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Thursday, January 6, 2011

Mizzou Scientists Experiment With Homegrown Replacement Joints

Posted By on Thu, Jan 6, 2011 at 11:10 AM

click to enlarge The nice scientists at Mizzou helped Bunny grow a new shoulder! - IMAGE VIA
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  • The nice scientists at Mizzou helped Bunny grow a new shoulder!
It would be convenient if human bodies were like starfish, able to regenerate missing limbs or anything else they need. We can't yet, but a team of researchers at the University of Missouri and Columbia University may be close to re-growing joints, which could be longer-lasting and better-performing than artificial joints made from metal and plastic.

"Our goal at Mizzou's Comparitive Orthopaedic Laboratory is to do away with metal and plastic joints, and instead, regenerate a fully functional biologic joint for everyone who needs one," James Cook, a researcher in Mizzou's departments of veterinary medicine and orthopaedic surgery who contributed to the study, said in a press release.

The research team recently grew new shoulder joints in rabbits using a "bioscaffold" that replaced the ball part of the ball-and-socket joint. The bioscaffolds were infused with a transforming growth factor compound that made the rabbits' existing cells grow into cartilage and bone.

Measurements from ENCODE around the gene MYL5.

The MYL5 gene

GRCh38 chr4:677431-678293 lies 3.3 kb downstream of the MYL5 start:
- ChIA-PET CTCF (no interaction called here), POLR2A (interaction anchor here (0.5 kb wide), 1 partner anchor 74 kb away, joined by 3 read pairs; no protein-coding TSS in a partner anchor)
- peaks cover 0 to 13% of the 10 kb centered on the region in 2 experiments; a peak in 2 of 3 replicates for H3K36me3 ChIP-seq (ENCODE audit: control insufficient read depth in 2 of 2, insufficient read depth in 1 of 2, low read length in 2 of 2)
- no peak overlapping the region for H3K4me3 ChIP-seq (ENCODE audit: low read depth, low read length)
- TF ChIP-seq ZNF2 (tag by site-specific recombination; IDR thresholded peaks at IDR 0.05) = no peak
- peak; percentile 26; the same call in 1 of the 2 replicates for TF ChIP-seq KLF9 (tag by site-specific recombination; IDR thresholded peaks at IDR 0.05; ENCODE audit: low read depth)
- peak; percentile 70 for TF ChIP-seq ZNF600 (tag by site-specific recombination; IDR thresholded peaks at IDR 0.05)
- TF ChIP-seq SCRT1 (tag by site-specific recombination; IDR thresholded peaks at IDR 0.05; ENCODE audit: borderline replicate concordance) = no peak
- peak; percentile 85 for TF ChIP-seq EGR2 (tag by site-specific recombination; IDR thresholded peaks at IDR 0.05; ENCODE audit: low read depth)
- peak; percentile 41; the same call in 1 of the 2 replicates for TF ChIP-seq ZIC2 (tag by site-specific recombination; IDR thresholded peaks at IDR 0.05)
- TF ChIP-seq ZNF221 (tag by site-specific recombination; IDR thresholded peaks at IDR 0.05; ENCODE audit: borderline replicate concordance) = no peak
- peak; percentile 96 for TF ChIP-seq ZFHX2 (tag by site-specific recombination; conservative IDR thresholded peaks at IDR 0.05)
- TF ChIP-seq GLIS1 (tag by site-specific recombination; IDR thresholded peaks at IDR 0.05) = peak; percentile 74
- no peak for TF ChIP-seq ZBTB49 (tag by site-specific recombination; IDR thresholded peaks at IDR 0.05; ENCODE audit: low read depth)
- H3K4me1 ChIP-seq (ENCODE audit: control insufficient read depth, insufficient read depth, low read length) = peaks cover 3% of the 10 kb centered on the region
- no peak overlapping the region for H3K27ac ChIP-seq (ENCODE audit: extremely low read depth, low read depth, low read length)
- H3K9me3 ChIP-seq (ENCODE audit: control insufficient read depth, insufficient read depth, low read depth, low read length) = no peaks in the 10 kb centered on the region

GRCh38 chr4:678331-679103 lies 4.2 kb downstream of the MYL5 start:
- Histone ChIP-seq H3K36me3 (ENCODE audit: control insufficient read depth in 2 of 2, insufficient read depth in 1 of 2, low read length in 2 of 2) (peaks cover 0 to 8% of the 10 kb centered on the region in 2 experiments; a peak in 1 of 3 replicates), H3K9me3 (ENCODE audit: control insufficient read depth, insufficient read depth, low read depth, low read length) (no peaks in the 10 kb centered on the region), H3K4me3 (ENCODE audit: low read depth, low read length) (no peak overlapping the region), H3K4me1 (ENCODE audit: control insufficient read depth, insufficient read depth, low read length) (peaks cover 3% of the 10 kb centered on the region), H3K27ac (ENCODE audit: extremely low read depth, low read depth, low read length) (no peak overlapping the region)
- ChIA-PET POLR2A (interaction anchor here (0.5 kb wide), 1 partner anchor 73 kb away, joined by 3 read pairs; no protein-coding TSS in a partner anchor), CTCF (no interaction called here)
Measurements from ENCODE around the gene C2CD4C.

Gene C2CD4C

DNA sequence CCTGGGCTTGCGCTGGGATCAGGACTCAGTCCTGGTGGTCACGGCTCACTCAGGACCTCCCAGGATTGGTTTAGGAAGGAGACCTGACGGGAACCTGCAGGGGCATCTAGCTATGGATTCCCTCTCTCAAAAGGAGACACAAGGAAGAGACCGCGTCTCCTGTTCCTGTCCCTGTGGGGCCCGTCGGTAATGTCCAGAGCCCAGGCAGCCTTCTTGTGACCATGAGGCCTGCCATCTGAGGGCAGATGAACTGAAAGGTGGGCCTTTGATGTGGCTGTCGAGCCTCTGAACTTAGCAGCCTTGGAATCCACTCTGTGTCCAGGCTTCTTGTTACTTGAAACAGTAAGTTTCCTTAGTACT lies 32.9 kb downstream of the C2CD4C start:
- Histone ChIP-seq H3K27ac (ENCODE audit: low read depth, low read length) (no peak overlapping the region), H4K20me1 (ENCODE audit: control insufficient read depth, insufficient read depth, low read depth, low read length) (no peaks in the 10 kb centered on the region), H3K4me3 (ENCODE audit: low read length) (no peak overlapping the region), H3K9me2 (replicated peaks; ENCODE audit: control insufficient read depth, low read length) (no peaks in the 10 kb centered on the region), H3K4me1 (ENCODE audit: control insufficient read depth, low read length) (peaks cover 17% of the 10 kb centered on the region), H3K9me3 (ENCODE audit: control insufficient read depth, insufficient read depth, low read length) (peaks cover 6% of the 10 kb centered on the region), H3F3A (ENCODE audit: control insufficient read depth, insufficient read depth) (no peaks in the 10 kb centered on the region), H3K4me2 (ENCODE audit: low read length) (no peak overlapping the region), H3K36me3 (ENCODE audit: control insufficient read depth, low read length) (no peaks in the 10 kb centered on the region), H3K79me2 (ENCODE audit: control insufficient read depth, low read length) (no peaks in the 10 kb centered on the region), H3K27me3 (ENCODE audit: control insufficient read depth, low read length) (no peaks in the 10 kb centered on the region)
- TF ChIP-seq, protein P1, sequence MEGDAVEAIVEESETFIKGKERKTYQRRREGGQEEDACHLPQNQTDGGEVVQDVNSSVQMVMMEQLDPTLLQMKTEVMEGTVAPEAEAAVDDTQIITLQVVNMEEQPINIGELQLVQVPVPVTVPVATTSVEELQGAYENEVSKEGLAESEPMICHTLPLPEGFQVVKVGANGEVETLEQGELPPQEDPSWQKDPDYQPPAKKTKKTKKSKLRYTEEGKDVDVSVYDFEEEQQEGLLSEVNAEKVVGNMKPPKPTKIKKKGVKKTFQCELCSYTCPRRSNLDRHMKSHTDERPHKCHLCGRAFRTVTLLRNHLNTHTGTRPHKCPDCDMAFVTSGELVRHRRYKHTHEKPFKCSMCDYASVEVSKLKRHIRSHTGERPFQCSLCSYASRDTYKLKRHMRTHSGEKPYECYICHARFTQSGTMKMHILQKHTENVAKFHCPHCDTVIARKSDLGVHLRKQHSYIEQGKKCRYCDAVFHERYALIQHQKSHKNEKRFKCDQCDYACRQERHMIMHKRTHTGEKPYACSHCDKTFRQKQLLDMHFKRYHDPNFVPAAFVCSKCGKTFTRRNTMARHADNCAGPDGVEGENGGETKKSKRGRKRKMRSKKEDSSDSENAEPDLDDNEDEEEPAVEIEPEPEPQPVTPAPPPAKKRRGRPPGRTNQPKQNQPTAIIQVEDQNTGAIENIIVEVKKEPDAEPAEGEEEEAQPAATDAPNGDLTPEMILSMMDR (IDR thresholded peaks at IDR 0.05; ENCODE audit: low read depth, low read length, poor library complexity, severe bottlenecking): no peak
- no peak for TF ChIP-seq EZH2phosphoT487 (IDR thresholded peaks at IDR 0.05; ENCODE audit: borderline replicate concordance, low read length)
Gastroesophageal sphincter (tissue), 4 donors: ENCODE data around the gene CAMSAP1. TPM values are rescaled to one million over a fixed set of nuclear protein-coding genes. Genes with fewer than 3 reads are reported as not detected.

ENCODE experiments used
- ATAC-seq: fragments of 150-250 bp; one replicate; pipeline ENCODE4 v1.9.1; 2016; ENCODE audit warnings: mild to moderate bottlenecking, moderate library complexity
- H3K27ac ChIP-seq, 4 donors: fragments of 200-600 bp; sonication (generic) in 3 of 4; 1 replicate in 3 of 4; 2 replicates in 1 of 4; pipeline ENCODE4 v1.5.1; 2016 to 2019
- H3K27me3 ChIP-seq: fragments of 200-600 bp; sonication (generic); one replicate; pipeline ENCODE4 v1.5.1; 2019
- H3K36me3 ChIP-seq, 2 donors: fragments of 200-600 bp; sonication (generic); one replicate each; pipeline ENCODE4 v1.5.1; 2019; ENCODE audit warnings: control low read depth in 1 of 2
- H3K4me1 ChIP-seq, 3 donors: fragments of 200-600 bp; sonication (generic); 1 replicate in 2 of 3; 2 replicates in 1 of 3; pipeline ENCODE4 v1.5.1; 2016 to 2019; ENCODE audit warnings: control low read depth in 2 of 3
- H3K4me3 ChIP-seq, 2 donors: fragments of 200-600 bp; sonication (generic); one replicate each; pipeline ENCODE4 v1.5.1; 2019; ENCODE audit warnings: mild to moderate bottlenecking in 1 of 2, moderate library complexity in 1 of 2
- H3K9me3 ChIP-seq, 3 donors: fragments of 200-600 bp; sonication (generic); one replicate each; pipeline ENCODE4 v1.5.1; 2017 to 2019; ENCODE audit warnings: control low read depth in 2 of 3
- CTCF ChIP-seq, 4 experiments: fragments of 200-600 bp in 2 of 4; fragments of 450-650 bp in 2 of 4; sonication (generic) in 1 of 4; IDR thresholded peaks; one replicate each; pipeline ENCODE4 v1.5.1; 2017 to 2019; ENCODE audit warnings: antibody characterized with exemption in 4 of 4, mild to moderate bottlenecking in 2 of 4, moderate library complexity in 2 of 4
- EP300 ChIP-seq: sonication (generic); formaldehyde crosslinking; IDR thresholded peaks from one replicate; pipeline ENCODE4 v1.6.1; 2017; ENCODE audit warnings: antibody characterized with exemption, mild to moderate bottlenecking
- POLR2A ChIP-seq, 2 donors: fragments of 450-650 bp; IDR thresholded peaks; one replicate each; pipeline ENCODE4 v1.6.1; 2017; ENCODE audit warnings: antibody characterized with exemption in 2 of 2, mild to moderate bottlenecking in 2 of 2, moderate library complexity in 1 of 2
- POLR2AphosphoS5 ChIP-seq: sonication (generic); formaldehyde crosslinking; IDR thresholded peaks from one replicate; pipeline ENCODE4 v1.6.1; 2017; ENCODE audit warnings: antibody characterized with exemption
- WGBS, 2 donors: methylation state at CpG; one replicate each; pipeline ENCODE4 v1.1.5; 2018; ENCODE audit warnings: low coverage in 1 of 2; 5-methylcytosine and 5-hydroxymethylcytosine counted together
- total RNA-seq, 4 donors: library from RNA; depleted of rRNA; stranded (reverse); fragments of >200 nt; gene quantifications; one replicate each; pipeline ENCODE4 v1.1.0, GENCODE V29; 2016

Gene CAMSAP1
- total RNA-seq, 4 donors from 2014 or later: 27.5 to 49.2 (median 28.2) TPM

Within three to four weeks, the scientists reported in the medical journal The Lancet, the rabbits were up and hopping around and putting weight on the regrown joints, and within four months, the cartilage in the joints was fully-grown, and all the tissue was healthy.

"The device was designed with both biological and mechanical factors in mind," Cook said. "It is unique in design and composition and in how it stimulates the body's own cells.  This is the first time we have seen cartilage regeneration using this type of scaffold."

The next step, Cook said, is to implant the bioscaffolds in larger animals, and then, eventually, work up to humans.

"If we continue to prove the safety and efficacy of this biologic joint replacement strategy, then we can get FDA approval for use of this technology for joint replacements in people," Cook said. "We are stil in the early phases of this process, but this study gives a big boost to its feasibility."

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